SUPREME COURT JUDGMENTS
SECTIONS 56 – 99 Evidence Act
1. State of UP v. Ram Babu Mishra [1980 SC]
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Case Law on section 73 Evidence Act
State of U.P v. Ram Babu Misra [1980 SC]
The Officer who was investigating into offences under Section 120-B, 420, 468 and 471 Indian Penal Code alleged against respondent Ram Babu Misra moved the Chief Judicial Magistrate to direct the accused to give his specimen writing for the purpose of comparison with certain disputed writings.
The second paragraph of section 73 enables the Court to direct any person present in Court to give specimen writings “for the purpose of enabling the Court to compare” such writings with writings alleged to have been written by such person.
The clear implication of the words “for the purpose of enabling the Court to compare” is that there is some proceeding before the Court in which or as a consequence of which it might be necessary for the Court to compare such writings. The direction is to be given for the purpose of ‘enabling the Court to compare’ and not for the purpose of enabling the investigating or other agency ‘to compare’.
If the case is still under investigation there is no present proceeding before the Court in which or as a consequence of which it might be necessary to compare the writings.
The language of section 73 does not permit a Court to give a direction to the accused to give specimen writings for anticipated necessity for comparison in a proceeding which may later be instituted in the Court.
Further section 73 of the Evidence Act makes no distinction between a Civil Court and a Criminal Court. Would it be open to a person to seek the assistance of the Civil Court for a direction to some other person to give sample writing under section 73 of the Evidence Act on the plea that it would help him to decide whether to institute a civil suit in which the question would be whether certain alleged writings are those of the other person or not ? Obviously not. If not, why should it make any difference if the investigating agency seeks the assistance of the Court under s. 73 of the Evidence Act on the plea that a case might be instituted before the Court where it would be necessary to compare the writings ?
We may also refer here to Section 5 of the Identification of Prisoners Act, 1920:
“If a Magistrate is satisfied that, for the purposes of any investigation or proceeding under the Code of Criminal Procedure, 1898, it is expedient to direct any person to allow his measurements or photograph to be taken, he may make an order to that effect, and in that case the person to whom the order relates shall be produced or shall attend at the time and place specified in the order and shall allow his measurements or photograph to be taken, as the case may be, by a police officer:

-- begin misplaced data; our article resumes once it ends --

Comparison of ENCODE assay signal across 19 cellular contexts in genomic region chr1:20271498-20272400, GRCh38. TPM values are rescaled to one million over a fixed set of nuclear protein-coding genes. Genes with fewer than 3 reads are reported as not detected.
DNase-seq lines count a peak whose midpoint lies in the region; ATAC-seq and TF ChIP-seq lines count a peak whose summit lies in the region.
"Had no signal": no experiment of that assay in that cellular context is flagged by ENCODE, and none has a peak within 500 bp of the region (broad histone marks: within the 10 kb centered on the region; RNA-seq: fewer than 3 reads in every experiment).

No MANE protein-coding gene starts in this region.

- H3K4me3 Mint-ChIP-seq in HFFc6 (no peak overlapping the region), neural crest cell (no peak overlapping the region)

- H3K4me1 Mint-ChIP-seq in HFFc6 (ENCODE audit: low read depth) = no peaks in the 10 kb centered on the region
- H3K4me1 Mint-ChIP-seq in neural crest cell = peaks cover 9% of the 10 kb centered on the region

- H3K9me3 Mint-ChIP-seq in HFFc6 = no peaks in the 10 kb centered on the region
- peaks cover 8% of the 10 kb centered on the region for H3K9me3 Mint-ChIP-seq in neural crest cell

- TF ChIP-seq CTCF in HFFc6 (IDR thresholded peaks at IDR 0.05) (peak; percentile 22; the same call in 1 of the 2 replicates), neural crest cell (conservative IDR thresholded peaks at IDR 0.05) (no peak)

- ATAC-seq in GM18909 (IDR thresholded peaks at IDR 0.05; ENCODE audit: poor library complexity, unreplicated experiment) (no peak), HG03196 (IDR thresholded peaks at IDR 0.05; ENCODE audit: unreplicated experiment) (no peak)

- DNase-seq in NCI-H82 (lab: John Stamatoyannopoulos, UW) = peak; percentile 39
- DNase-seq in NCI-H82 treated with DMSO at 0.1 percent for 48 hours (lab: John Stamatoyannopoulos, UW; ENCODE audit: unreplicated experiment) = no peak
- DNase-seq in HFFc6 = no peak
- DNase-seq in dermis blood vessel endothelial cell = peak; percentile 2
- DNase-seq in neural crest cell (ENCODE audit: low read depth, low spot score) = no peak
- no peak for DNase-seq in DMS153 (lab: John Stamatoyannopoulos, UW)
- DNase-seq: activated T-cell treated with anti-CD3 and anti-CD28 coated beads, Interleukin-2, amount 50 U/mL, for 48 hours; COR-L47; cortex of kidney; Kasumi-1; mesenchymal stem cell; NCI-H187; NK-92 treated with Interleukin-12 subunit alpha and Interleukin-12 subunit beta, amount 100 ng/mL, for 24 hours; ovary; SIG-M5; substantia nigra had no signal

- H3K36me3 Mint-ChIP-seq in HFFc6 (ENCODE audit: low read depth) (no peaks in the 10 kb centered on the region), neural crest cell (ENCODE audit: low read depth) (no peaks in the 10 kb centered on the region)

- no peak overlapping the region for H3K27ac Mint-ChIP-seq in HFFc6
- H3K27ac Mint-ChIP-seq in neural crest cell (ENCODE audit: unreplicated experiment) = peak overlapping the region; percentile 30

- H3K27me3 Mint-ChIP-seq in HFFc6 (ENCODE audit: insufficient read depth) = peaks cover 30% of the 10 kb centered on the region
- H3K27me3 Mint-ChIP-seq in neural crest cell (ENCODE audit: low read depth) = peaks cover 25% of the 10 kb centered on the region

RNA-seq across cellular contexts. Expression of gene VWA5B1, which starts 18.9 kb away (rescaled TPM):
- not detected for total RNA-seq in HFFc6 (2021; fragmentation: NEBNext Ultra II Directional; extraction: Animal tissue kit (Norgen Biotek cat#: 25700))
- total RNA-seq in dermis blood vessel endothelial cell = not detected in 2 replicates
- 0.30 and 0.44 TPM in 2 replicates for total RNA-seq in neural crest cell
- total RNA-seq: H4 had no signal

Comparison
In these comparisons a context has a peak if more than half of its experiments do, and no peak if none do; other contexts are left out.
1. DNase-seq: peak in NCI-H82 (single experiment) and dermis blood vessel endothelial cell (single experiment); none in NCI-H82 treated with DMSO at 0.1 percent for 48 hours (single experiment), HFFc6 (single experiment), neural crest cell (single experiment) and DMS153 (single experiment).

Provided further, that no order shall be made under this section unless the person has at some time been arrested in connection with such investigation or proceeding”.
Section 2(a) of the Act defines “measurements” as including “finger impressions and foot print impressions”.
There are two things to be noticed here. First, signature and writing are excluded from the range of s. 5 of the Identification of Prisoners Act and, second, ‘finger impression’ are included in both s. 73 of the Evidence Act and s. 5 of the Identification of Prisoners Act. A possible view is that it was thought that s. 73 of the Evidence Act would not take in the stage of investigation and so s. 5 of the Identification of Prisoners Act made special provision for that stage and even while making such provision, signature and writings were deliberately excluded. As we said, this is a possible view but not one on which we desire to rest our conclusion. Our conclusion rests on the language of s. 73 of the Evidence Act.
Section 73 of the Evidence Act was considered by us in State (Delhi Administration) v. Pali Ram, where we held that a Court holding an enquiry under the Criminal Procedure Code was entitled under s. 73 of the Evidence Act to direct an accused person appearing before it to give his specimen handwriting to enable the Court by which he may be tried to compare it with disputed writings.
We accordingly dismiss the appeal and while doing so we would suggest the suitable legislation may be made on the analogy of s. 5 of the Identification of Prisoners Act, to provide for the investiture of Magistrates with the power to issue directions to any person, including an accused person, to give specimen signatures and writings.